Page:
Score!  I'm in!   You KNOW there's a whole factory in China devoted to making pilgrim crap!

So off we go to see the Mayflower and Plimoth (old timey spelling) Plantation.

When we arrive in Plymouth (regular, modern day spelling),  we can see the masts of the ship from the car window.   The masts of the ship that carried the pilgrims!   It's the freakin' Mayflower,  people!   Re-built in 1957,  but still!  We won't focus on that!   We quickly park,  feed the meter and, I'm not kidding,  we start running.   We are running like the Griswolds running toward the gates of Wally World.   Vangelis is playing in my head and I do a little slo mo skip-hop.

We spend a grand total of 20 minutes on the ship because that's how we roll.   The most interesting factoid about the Mayflower crossing is that the Pilgrims didn't dump their chamber pots overboard;   instead,  they dumped them into a barrel below deck (you know, where they eat and sleep and play and live)  and then they dumped the barrel overboard when it got full.   That just seems like rubbing salt in the wound, doesn't it?  It's bad enough that you have to live all smashed together with everyone's BO and barf smells but you also have to sit and spin yarn next to a barrel full of other people's pee and poo?   I saw windows down there  -  like they couldn't just dump their pots out the window?  Can I speak to the manager, please?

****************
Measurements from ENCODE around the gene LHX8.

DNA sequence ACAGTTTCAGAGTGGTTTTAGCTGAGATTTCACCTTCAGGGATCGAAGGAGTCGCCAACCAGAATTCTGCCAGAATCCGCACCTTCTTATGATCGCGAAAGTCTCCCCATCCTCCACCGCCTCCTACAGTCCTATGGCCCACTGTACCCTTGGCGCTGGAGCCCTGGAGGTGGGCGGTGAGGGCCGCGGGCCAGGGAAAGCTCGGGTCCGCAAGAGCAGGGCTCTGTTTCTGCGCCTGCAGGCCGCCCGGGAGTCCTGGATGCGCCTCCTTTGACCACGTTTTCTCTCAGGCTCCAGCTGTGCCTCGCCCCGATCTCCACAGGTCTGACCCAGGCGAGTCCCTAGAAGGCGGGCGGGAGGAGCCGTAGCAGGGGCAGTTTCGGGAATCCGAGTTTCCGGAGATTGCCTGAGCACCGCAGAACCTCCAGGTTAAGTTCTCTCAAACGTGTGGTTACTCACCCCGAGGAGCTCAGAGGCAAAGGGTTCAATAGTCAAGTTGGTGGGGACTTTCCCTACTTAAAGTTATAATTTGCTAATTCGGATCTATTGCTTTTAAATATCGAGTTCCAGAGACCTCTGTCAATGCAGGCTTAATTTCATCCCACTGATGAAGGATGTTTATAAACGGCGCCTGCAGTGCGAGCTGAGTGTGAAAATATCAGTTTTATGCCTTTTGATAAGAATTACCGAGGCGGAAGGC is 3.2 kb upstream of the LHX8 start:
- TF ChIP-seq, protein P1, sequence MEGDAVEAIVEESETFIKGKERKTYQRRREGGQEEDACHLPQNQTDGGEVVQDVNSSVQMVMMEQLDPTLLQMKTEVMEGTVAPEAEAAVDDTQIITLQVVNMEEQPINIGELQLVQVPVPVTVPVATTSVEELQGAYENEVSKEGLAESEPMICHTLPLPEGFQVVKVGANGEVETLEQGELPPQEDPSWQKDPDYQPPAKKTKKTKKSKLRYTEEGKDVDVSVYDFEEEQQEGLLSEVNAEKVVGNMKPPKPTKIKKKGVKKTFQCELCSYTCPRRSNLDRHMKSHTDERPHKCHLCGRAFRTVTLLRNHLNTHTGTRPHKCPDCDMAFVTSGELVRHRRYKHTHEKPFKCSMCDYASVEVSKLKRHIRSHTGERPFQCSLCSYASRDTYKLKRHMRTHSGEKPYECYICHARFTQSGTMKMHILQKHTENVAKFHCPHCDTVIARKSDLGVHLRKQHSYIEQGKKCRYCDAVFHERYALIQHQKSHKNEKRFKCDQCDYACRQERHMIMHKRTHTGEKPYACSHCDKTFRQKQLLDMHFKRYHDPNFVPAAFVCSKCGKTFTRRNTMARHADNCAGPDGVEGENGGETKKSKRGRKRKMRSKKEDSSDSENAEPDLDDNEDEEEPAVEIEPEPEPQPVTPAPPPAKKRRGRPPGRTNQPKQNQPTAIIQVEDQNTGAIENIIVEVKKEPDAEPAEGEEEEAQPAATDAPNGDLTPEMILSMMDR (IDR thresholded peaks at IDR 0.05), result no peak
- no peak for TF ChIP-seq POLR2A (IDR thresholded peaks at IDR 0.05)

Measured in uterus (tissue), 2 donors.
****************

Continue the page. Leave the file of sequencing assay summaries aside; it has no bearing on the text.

But I digress.  On to the souvenirs......

The official Mayflower gift shop is a little disappointing.   Not kitschy enough.   Too many quills and ships in bottles -  not enough pilgrim t-shirts.   So we go across the street to the shop with a big sign announcing  "PLYMOUTH SOUVENIRS!   T-SHIRTS!   FUDGE!"    Jackpot.   And here is just a sampling of our finds: 

Souvenir #1:   Thanksgiving Turkey Hat.   Perfect for more formal holiday feasts.

Souvenir #2:   Tiny View Master Camera.   Look through the viewfinder and click through 40 year-old images of  "Signing of Mayflower Compact (re-enactment),"   "Pilgrim's Landing on Plymouth Rock,"   "John & Priscilla,"  "Pilgrim Houses,"  "Plymouth Rock,"  "Mayflower at Dock,"  "Mayflower at Sea,"  "Massasoit Statue,"  and  "Plymouth National Wax Museum."  

Souvenir #3:  Bikini Doorstoppers.   For Thanksgiving at the beach.

And the piece of resistance (drumroll please)..............

Souvenir #4:   Starring in our own Old-Time Pilgrim Photos.